Top Story

The explosive growth of communications technologies has given potential users a wide range of new tools to communicate. Yet beyond the familiar numbers generated by the growth of mobiles, very little has emerged about how these new users communicate. A recent survey from Gamos and the CTO looks at patterns of behaviour for a range of users, particularly poorer users and those in rural areas. Nigel Scott of Gamos summarises the research findings.

Gamos Ltd. and the Commonwealth Telecommunications Organisation (CTO) have carried out field research through local universities in Ghana (University of Legon), Botswana (University of Botswana) and Uganda (Makerere Institute of Social Research), which concentrated on talking to users and potential users in rural and low-income areas. The results highlight some interesting features of how people use and access phones, and illuminate factors that lie behind some of the choices that users have to make.

In all three countries, people have a choice of fixed line phones or mobile phones. In each country there is only one major fixed line phone operator, but varying degrees of competition in the mobile markets. There are two major players in Botswana, each of which offers national coverage. In Uganda there is only one operator with national coverage, although others are beginning to expand their network coverage. The largest number of national operators are found in Ghana, where four companies offer services, although coverage is far from comprehensive.

In both Ghana and Botswana, it is fixed line phones which dominate the market, especially in Ghana where 87% of respondents use fixed line phones compared with only 20% who use mobiles (N.B. people can use either or both). Use is more balanced in Botswana, where the mobile market is more developed - 67% and 45% use fixed line and mobile phones respectively. Uganda is the odd one out, where mobile phones dominate (56% use, compared with only 21% who use fixed line phones). This reflects the interesting situation in Uganda whereby MTN, who were awarded the second national operator’s licence, chose to use cellular technology, so mobile coverage of the country is high.

It might be assumed that the use of short messaging service (SMS) might closely match mobile phone use, but this does not appear to be the case. Only in Botswana has the use of SMS really taken off, with 31% of the sample taking advantage of this service, compared with only 8% and 3% in the Uganda and Ghana surveys respectively. This reflects the relative sophistication of users in Botswana, where the level of education attained by the sample was highest. In addition to communication, mobile phones now offer a range of features which may influence their popularity; for example, a taxi driver in Kampala stated that the most useful feature of his mobile phone was that he could play games whilst waiting for clients!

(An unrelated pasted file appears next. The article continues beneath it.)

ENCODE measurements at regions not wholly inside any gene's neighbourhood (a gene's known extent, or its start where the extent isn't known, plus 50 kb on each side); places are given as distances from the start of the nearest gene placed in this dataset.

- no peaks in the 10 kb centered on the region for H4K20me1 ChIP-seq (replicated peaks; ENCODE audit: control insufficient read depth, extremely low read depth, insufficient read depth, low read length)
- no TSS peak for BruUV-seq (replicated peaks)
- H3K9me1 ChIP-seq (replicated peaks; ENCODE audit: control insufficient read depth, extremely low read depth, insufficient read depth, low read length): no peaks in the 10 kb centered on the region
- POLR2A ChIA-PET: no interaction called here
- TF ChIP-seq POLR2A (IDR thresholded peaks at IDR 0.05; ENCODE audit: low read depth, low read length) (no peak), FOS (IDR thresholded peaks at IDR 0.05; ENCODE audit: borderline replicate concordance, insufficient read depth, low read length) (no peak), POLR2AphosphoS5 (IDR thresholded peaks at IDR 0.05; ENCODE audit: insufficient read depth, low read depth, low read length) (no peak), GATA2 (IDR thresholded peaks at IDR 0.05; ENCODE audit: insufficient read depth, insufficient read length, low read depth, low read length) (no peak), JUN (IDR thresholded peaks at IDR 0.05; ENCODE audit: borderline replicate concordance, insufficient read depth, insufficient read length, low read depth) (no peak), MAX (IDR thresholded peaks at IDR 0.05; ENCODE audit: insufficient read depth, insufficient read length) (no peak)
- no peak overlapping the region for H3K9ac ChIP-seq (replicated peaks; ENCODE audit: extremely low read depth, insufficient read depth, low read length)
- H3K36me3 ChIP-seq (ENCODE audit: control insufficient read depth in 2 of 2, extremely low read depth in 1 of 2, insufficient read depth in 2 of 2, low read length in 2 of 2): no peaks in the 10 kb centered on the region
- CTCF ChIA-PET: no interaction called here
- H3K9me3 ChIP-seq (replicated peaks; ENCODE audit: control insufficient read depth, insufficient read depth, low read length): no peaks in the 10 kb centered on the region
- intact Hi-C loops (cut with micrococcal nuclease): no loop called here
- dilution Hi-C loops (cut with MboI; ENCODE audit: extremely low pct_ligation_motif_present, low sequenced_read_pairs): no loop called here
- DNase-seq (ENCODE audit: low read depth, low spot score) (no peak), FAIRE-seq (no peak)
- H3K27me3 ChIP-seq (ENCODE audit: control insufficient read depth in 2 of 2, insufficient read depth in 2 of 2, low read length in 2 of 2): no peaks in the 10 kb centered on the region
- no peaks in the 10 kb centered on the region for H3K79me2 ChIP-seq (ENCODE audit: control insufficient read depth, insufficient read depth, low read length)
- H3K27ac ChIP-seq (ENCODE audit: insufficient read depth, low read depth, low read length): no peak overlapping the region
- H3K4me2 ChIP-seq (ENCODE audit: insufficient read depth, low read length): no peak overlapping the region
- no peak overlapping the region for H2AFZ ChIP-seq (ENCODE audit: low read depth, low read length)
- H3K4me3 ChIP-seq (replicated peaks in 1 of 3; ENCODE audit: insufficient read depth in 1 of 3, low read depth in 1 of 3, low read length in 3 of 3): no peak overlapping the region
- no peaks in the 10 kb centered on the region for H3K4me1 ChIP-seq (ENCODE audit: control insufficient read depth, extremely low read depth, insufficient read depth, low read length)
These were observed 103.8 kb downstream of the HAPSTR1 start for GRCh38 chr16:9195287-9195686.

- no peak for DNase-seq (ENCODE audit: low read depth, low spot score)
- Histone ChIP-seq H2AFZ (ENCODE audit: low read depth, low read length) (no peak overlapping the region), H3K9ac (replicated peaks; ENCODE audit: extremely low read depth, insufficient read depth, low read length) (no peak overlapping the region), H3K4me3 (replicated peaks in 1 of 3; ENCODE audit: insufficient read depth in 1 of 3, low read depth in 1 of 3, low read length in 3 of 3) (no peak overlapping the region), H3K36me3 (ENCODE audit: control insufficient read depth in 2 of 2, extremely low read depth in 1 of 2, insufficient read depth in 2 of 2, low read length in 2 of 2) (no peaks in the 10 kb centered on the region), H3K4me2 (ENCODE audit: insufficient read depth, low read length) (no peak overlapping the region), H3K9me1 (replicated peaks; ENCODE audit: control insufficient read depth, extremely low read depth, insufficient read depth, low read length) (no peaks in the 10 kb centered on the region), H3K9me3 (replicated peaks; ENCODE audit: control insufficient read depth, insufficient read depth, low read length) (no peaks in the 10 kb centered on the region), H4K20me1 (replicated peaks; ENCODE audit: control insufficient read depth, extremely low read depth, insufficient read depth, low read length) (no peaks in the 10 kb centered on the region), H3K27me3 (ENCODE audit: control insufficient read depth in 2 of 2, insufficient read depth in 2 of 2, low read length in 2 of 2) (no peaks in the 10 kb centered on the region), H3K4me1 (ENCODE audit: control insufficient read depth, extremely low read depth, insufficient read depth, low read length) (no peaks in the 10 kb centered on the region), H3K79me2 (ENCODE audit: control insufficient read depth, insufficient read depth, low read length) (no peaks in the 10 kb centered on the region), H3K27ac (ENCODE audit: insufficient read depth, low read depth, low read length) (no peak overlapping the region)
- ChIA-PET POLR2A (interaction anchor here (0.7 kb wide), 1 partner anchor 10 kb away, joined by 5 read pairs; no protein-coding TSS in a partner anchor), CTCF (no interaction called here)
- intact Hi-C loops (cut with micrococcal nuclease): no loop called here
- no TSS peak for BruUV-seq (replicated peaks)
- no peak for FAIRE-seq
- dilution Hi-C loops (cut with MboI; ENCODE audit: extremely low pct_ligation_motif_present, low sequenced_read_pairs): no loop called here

With regard to other communication services, use of email and internet services is still low, ranging from 5% in Botswana to 12% in Ghana. Ghana was the only country with healthy numbers of cybercafes in major provincial towns. It is not clear why internet use in Ghana is relatively high, as cybercafes there have to pay trunk call charges to connect to ISPs, which was given as one of the reasons for the lack of cybercafes elsewhere. We assumed that poor literacy might be a major constraint to internet use, but staff provide a valuable service in overcoming any such barriers. In one cybercafe, a customer sat down at a PC and verbally guided the attendant through all the security features of her email service provider before dictating the text of her email - no problem.

Of all the features of users, the one that stands out in all three countries as having the greatest influence on levels of use of telephone services is education. Better educated people use phones more, have a stronger intention to use phones in the future, and have a more positive attitude towards phones. In Ghana, the differences are most pronounced between those with primary education, and those with secondary education. The same trend is apparent in Uganda, where those with higher levels of education (secondary and post-secondary) exhibit significantly higher use than those with lower education (none and primary). Mobile use in Botswana shows the same threshold between primary and secondary education, although differences between those with no education and those with primary education are most acute when it comes to fixed line phones. This is not true of internet use, where it is only those with post secondary education that make greater use of these services.

Somewhat surprising was the result that by far the most common use of phones was chatting with friends and family. There are a number of aspects of communication with friends and family, such as urgent matters (e.g. funerals and festivals), financial matters (e.g. calling to family members working in cities to ask for money when school fees are due), and generally keeping in touch. Although efforts were made to identify the relative priorities of these issues, it is inevitable that all may come up at some point during a single conversation. Nevertheless, it is clear that far fewer calls are made relating to business matters; figures indicate around half as many as to friends and family.